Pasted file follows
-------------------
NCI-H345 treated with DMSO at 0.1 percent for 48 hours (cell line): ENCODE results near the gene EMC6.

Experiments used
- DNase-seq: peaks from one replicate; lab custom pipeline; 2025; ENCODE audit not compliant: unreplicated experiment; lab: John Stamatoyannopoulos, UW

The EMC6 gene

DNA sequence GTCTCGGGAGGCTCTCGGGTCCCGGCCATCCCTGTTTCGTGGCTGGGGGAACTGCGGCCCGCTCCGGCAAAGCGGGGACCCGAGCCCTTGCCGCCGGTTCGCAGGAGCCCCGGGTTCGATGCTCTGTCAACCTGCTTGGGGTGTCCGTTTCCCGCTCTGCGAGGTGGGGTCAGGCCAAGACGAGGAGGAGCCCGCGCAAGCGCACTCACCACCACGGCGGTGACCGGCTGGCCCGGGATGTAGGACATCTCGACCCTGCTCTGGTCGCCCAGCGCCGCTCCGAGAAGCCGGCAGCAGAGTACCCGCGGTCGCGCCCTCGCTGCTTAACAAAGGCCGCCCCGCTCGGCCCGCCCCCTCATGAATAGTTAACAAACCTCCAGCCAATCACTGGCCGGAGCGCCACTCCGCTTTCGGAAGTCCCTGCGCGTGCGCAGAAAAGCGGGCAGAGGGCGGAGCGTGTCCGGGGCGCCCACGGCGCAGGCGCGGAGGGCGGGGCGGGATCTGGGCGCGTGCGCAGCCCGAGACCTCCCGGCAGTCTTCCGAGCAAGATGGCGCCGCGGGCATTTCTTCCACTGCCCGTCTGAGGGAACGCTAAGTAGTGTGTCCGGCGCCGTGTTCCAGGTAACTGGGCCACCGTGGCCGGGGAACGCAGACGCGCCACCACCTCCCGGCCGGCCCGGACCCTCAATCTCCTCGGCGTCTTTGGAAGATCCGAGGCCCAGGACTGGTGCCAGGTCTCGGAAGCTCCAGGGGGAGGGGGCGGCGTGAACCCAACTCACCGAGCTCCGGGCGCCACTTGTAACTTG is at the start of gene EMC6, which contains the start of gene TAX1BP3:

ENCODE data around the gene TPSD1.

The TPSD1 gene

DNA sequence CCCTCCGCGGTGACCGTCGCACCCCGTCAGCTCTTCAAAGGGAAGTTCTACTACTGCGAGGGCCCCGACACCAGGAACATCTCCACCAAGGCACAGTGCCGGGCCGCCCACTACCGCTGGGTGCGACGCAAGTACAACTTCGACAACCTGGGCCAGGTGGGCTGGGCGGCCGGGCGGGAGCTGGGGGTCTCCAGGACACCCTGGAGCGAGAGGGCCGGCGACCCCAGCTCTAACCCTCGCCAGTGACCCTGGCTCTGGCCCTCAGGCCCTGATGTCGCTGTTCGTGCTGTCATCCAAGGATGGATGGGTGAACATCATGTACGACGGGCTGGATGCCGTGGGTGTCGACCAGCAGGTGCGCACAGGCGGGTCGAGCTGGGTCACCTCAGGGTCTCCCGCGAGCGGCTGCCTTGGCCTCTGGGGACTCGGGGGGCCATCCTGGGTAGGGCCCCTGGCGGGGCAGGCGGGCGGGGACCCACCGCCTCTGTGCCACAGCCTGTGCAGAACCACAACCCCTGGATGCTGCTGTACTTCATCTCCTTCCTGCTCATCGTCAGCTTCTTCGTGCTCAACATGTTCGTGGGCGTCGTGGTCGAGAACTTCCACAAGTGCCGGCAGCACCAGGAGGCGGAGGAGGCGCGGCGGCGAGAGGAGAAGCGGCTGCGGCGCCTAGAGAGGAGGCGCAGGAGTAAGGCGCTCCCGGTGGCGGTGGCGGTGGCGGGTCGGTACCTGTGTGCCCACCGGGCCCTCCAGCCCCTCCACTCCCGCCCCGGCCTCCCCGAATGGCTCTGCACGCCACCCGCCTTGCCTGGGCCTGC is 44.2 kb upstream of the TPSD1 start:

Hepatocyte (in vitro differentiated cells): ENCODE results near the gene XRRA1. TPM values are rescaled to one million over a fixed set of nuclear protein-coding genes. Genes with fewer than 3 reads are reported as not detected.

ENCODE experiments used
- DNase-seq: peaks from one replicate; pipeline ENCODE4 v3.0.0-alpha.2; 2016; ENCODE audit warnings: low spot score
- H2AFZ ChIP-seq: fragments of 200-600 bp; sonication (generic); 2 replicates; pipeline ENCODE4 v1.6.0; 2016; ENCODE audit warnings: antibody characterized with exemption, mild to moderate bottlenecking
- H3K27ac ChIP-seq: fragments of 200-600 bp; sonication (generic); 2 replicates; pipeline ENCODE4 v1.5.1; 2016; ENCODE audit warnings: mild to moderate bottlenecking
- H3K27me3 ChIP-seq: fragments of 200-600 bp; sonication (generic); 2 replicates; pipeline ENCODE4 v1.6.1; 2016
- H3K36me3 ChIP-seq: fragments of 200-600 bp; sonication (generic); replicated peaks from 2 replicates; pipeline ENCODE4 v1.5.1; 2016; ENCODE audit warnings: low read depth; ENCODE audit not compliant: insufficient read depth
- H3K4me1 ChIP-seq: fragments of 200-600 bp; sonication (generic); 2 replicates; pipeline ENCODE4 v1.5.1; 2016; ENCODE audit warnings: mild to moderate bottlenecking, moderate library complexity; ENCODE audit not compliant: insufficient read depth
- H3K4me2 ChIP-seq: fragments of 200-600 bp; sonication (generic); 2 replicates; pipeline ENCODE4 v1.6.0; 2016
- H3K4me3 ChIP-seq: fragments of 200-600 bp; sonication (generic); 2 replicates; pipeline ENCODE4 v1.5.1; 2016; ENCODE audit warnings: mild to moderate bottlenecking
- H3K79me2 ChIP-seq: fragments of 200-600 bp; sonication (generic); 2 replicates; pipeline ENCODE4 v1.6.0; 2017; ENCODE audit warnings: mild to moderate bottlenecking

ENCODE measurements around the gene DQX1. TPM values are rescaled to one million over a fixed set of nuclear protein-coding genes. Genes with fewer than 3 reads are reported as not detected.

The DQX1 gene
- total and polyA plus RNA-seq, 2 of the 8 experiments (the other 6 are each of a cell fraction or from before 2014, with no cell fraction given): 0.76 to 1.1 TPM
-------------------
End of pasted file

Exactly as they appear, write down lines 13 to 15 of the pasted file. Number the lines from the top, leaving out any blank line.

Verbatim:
- H3K27ac ChIP-seq: fragments of 200-600 bp; sonication (generic); 2 replicates; pipeline ENCODE4 v1.5.1; 2016; ENCODE audit warnings: mild to moderate bottlenecking
- H3K27me3 ChIP-seq: fragments of 200-600 bp; sonication (generic); 2 replicates; pipeline ENCODE4 v1.6.1; 2016
- H3K36me3 ChIP-seq: fragments of 200-600 bp; sonication (generic); replicated peaks from 2 replicates; pipeline ENCODE4 v1.5.1; 2016; ENCODE audit warnings: low read depth; ENCODE audit not compliant: insufficient read depth